- Biometric Authentication: This is a feature that can be a part of multiple types of mobile apps. For banking and healthcare apps, where privacy and security are crucial, it’s a powerful authentication tool, especially when combined with other measures like fingerprint ID or passwords. With other more casual apps, it can serve as a quick way to access or start the app or device without longer sign-ins.
- FinTech Apps: Obviously, when you’re in the digital financial world, security is of utmost importance. In a blink, you could lose all of your money…or thousands of users could also. A FinTech mobile app won’t survive in today’s ultra-competitive market if it doesn’t have the absolute latest and best in security features. Combining biometric authentication, like facial recognition, with constantly changing passwords and text alerts for unauthorized transactions helps with user fraud, while comprehensive end-to-end encryption and fiercely protected servers on the back end keeps users confident that their data and money are safe.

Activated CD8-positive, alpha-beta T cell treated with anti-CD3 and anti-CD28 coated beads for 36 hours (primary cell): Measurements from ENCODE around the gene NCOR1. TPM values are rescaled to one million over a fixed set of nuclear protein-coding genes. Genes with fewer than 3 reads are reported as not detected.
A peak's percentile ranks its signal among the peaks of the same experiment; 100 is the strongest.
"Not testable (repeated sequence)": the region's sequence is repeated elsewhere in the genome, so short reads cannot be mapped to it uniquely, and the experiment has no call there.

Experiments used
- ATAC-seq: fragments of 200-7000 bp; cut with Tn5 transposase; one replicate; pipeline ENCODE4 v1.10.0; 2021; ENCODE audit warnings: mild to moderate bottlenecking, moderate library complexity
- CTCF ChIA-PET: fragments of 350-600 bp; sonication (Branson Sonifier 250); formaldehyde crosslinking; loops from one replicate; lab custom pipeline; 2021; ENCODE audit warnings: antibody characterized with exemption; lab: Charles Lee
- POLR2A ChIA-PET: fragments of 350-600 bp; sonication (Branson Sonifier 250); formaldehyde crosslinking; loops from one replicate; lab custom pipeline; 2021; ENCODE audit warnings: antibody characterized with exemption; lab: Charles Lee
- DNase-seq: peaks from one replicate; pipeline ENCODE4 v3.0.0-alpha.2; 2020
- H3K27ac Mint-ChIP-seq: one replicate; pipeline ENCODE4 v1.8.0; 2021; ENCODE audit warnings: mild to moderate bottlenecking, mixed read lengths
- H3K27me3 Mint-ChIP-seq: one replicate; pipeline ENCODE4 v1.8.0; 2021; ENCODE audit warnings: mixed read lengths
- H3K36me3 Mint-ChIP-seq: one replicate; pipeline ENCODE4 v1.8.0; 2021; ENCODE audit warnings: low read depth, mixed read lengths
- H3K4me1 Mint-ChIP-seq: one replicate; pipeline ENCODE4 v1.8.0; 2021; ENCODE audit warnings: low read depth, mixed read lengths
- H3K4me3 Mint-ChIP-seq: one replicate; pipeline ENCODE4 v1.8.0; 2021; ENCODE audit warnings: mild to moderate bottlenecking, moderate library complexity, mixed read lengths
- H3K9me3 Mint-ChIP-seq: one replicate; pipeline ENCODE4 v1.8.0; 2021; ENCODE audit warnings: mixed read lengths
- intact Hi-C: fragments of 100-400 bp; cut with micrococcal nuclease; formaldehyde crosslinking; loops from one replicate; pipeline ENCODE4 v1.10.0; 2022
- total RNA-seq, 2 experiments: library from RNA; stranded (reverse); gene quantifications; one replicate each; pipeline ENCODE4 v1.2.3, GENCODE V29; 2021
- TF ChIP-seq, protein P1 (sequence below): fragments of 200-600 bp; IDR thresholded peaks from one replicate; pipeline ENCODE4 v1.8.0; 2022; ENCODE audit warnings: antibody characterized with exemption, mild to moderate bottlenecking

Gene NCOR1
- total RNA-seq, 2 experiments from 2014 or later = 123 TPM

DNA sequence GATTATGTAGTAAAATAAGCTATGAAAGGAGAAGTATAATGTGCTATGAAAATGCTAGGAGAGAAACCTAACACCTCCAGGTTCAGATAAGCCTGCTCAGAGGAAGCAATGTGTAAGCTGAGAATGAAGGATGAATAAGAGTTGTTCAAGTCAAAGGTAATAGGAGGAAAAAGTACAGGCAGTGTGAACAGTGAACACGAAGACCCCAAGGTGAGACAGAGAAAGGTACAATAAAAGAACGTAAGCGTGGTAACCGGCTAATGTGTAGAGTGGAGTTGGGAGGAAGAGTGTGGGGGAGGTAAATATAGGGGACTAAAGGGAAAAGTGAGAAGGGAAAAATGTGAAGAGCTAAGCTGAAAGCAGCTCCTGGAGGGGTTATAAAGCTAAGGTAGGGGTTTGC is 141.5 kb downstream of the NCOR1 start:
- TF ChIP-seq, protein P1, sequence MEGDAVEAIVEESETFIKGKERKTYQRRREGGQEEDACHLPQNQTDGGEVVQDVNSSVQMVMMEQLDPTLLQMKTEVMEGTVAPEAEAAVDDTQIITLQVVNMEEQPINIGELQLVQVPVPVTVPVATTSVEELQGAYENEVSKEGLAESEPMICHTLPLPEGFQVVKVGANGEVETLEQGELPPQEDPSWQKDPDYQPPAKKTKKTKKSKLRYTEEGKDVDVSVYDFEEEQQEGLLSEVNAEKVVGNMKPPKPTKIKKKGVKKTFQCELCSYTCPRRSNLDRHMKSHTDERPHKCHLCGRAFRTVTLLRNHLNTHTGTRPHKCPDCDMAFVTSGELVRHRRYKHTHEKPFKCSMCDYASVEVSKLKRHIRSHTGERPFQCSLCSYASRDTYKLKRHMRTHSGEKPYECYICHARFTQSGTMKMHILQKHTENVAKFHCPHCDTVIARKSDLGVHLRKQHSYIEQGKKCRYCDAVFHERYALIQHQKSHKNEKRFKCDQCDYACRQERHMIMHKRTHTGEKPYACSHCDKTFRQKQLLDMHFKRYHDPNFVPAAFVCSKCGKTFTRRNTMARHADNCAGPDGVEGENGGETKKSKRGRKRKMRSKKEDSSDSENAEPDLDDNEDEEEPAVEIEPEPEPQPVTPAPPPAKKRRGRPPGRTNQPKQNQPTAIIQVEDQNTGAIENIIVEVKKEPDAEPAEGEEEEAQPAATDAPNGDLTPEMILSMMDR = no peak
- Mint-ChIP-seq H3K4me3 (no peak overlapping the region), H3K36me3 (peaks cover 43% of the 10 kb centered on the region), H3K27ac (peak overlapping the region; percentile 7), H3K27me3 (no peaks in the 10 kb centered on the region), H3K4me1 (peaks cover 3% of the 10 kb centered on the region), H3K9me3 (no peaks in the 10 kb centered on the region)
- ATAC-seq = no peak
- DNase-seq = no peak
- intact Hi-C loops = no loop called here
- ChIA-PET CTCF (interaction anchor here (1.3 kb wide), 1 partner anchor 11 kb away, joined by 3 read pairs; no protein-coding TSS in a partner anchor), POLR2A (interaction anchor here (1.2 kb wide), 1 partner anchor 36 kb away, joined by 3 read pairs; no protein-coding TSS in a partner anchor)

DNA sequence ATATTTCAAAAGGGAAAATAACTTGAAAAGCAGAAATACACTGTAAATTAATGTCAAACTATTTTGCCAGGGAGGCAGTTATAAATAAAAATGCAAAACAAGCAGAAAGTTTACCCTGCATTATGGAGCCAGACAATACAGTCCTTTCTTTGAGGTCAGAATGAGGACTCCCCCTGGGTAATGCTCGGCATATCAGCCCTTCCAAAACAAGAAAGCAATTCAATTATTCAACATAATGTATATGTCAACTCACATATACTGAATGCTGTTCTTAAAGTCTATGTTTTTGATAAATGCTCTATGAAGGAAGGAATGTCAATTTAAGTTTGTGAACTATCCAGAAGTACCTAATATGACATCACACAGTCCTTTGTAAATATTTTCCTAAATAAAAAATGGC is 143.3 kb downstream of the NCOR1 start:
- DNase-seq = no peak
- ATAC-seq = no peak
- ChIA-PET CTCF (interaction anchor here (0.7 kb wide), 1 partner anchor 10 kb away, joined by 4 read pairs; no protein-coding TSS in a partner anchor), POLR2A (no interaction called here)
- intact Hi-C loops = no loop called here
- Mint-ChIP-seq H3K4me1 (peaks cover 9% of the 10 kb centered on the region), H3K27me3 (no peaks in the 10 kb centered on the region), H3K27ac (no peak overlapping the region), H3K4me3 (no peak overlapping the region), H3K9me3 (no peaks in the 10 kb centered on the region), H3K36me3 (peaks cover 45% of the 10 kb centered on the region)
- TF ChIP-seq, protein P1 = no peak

- Big Data: The value of data has never been higher. Many marketing and sales departments for a wide variety of companies are starved for data, and facial recognition software can fill that void. Using this technology on a crowd at a music festival or food court, for example, could help identify various demographics present, which could then give a marketing team a precise set of statistics relating to their brand. Again, this app would have to have access to a database that would help with identification, and go through the proper channels, but it could be very valuable, indeed.
- MedTech Apps: There are certain diseases and conditions that can be identified or diagnosed based on certain facial features and anomalies. Various genetic disorders have particular facial markers, as well as other more common issues like obesity, high blood pressure, and even stress. This sort of diagnostic tool could both identify present conditions and at-risk patients, even with largely diverse populations. Other medical applications include verification for prescriptions and monitoring of patients in the intensive care unit.